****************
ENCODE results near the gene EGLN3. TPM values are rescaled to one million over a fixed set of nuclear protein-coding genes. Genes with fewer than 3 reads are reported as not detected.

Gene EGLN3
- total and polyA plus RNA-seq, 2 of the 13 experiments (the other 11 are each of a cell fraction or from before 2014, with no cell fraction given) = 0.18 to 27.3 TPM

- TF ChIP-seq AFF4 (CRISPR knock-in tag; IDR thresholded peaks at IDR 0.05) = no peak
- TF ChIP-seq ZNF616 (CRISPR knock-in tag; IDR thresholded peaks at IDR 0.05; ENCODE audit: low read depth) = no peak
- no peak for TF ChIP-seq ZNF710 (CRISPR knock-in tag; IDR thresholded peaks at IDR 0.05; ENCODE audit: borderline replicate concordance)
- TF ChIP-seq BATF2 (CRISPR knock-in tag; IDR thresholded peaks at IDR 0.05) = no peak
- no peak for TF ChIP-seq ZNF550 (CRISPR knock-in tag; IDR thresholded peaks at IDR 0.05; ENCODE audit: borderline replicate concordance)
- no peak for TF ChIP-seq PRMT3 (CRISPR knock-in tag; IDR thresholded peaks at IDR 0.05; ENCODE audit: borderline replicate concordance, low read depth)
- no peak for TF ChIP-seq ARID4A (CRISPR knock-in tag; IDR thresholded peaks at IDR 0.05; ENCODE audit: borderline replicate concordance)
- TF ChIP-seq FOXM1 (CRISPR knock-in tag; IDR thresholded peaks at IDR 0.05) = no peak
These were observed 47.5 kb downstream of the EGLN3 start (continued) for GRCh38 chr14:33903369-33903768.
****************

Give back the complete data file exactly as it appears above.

ENCODE results near the gene EGLN3. TPM values are rescaled to one million over a fixed set of nuclear protein-coding genes. Genes with fewer than 3 reads are reported as not detected.

Gene EGLN3
- total and polyA plus RNA-seq, 2 of the 13 experiments (the other 11 are each of a cell fraction or from before 2014, with no cell fraction given) = 0.18 to 27.3 TPM

- TF ChIP-seq AFF4 (CRISPR knock-in tag; IDR thresholded peaks at IDR 0.05) = no peak
- TF ChIP-seq ZNF616 (CRISPR knock-in tag; IDR thresholded peaks at IDR 0.05; ENCODE audit: low read depth) = no peak
- no peak for TF ChIP-seq ZNF710 (CRISPR knock-in tag; IDR thresholded peaks at IDR 0.05; ENCODE audit: borderline replicate concordance)
- TF ChIP-seq BATF2 (CRISPR knock-in tag; IDR thresholded peaks at IDR 0.05) = no peak
- no peak for TF ChIP-seq ZNF550 (CRISPR knock-in tag; IDR thresholded peaks at IDR 0.05; ENCODE audit: borderline replicate concordance)
- no peak for TF ChIP-seq PRMT3 (CRISPR knock-in tag; IDR thresholded peaks at IDR 0.05; ENCODE audit: borderline replicate concordance, low read depth)
- no peak for TF ChIP-seq ARID4A (CRISPR knock-in tag; IDR thresholded peaks at IDR 0.05; ENCODE audit: borderline replicate concordance)
- TF ChIP-seq FOXM1 (CRISPR knock-in tag; IDR thresholded peaks at IDR 0.05) = no peak
These were observed 47.5 kb downstream of the EGLN3 start (continued) for GRCh38 chr14:33903369-33903768.